With the Nexus 6 we see a WiFi solution that hasn't been seen before in a mobile device, Broadcom's BCM4356. Announced at CES earlier this year, BCM4356 is a 2x2 802.11ac part with Bluetooth 4.1 support allowing for improved co-existence between Bluetooth and LTE. For reference, the Nexus 5 shipped with BCM4339 which is a 1x1 802.11ac part. To test WiFi performance on the Nexus 6 we used Iperf and Apple's AirPort Extreme router to try and achieve maximum performance.

WiFi Performance - UDP

The WiFi performance in the Nexus 6 falls into line for what we expect from a 2x2 802.11ac device. While it's slightly slower than Samsung's Galaxy Note 4, it's still much faster than many other devices that are on the market today, and over 3x faster than the WiFi performance of the Nexus 5.


Most devices now use the GNSS solution built into Qualcomm's modem. I was someone who suffered the broken GNSS on the original Galaxy S, and I'm thankful that we've come to a point where every smartphone is now able to competently achieve a quick and accurate GNSS lock. In Airplane mode with no assistance information the Nexus 6 was able to achieve a lock in just under 35 seconds with an additional 5 seconds to bring the accuracy to within 10 feet, although both these times will vary greatly depending on the surrounding environment and weather conditions. With assistance info locks take only a matter of seconds.


To test NAND performance on the Nexus 6 we attempted to use Androbench and Andebench, but both gave results that could not have been accurate and so we are unfortunately unable to test this aspect of the Nexus 6 at this time. Like the new Moto X, the Nexus 6 has Cypress Semiconductor’s CapSense controller. Given that the Nexus 6 has no capacitive buttons, this is likely performing the same impedance-matching antenna tuning as on the Moto X which uses the same type of antenna design. It also has two TFA9890 speaker amplifiers which allows both speakers to be driven at the same time as stereo speakers.

Software: Android Lollipop Final Words
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  • Hrel - Wednesday, November 19, 2014 - link

    4.95” 1080p IPS LCD 5.96” 1440p Super AMOLED

    Right so, Nexus 5 it is then! Wish it didn't have less RAM and worse cameras. :(
  • Acreo Aeneas - Sunday, November 23, 2014 - link


    Does the recent news about Google's default encryption setting for the Nexus 6 be a significant drain on the battery in your tests? Perhaps we might see a better battery life turnout if encryption was disabled?
  • anonymousmonkey54 - Saturday, November 29, 2014 - link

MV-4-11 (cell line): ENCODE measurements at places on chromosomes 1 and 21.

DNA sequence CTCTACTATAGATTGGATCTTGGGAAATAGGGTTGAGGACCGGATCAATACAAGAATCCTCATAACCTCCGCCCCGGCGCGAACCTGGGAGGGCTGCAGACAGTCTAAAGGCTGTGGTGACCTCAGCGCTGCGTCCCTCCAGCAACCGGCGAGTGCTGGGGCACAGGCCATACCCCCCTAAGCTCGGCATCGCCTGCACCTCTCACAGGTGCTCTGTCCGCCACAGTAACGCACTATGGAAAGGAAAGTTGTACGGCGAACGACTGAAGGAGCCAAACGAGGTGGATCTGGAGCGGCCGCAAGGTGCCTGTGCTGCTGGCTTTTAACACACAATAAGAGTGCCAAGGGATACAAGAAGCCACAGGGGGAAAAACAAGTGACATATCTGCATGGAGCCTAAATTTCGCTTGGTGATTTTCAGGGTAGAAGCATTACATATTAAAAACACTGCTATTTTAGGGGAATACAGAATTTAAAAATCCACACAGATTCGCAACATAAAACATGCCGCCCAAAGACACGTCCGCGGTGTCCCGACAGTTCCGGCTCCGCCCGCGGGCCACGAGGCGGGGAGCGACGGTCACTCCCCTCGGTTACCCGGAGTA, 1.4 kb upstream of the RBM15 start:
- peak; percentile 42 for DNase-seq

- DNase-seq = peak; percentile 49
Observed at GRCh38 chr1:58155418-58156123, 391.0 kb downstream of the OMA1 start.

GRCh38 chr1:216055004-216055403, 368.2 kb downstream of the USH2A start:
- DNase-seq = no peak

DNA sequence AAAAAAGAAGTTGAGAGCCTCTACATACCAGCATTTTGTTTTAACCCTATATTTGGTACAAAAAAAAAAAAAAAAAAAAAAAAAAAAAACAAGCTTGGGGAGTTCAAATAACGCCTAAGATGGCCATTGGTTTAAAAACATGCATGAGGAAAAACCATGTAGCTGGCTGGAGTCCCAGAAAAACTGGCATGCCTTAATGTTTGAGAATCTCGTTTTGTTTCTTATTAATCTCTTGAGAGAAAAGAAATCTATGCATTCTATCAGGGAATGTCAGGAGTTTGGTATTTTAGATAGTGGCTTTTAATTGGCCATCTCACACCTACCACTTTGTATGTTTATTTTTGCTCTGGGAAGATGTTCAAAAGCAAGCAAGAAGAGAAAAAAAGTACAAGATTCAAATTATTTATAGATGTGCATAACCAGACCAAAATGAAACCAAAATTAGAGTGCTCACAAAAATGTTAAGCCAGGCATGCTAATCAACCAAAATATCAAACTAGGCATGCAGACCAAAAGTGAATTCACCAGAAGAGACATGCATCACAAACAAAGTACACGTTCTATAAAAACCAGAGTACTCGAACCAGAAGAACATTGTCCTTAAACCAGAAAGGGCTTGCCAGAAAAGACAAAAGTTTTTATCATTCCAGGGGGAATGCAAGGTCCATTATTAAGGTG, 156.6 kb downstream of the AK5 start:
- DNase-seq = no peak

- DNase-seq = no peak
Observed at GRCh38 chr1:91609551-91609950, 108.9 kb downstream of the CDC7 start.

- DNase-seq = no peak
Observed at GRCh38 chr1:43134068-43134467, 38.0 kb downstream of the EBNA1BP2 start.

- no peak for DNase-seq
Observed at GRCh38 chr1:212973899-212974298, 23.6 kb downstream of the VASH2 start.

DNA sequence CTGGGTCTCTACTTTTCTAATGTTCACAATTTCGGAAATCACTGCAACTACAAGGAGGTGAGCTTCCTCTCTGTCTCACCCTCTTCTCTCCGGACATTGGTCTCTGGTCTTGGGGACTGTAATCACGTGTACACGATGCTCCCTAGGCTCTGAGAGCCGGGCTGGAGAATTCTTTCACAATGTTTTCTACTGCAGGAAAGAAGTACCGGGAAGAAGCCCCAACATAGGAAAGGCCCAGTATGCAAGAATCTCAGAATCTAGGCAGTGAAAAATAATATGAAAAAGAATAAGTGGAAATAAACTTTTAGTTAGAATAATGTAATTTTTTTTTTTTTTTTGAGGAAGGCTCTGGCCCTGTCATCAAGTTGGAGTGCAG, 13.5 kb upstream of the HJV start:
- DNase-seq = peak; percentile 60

I found lots of posts saying that battery life and performance dramatically improved when the phone was decrypted. You guys should probably run the benchmarks again with the phone decrypted to see if the lag is caused by the encryption.
  • p51d007 - Tuesday, December 2, 2014 - link

    No thanks WAY too expensive. 1080p screens, 80x processors, ois cameras (can't anyone hold one still???), OVERKILL. I use to think you had to have the latest/greatest hardware & OS to have a good user experience, but not after buying a 6.1" chinese mid range device 3 months ago. One of my coworkers got one yesterday, it's nice, fast and responsive. I set the display on mid range on his device & my cheap 720p screen, brought up the same pages, launched the same apps and I couldn't tell a difference, other than the apps on his might have launched .2 seconds quicker. Screen display looked just as good on my device as his did at a NORMAL viewing distance. I don't put my eyeball right up to the screen, but a normal distance of almost 1/2 arms length. My device still has 4.3, but the OS/hardware/screen apparently has been tweaked by the manufacturer, and it is flat out fast. I take a lot of work related photos (mostly close up), but have taken a lot of photos when I didn't have my dSLR with me, and IF YOU HOLD A CAMERA STILL, it takes awesome photos. Hey, it's your money, spend it how you want, but I just don't get laying out that much for a device, that the apps don't utilize the hardware to its fullest potential. Most people surf, send text/instagram/twitter/facebook, maybe watch a video, listen to music. Most devices within the last few years, with a LOT less specs, can do that. Most people only run 1 app at a time, close it, open another. I'm talking generally, not "power" users who on larger screens may run 2 apps at a time. Seems like a "slight" bump in performance, just for a little polished metal/plastic, higher density (not really needed) screen, larger battery and OIS in the camera. Unless the price comes WAY down to close to the past Nexus line, I don't see it selling outright, but through carriers, who will of course, add bloat, and try to lock out features. Google started something with the lower price Nexus, and people have become accustomed to that price, not this SKY HIGH price.
  • Milkman128 - Friday, December 5, 2014 - link

    Lock screen notifications! only 5 years late to that game.
  • moyanous - Wednesday, April 8, 2015 - link

    If you wish to view photos in accurate rather than the over-saturated factory default colors then have a look at this app "Calibrated Photo Viewer"


    It's a gallery viewer with pre-calibrated color and gamma corrections for the Nexus 6 (and other devices).

    Both sRGB and Adobe RGB color spaces are supported by the app.

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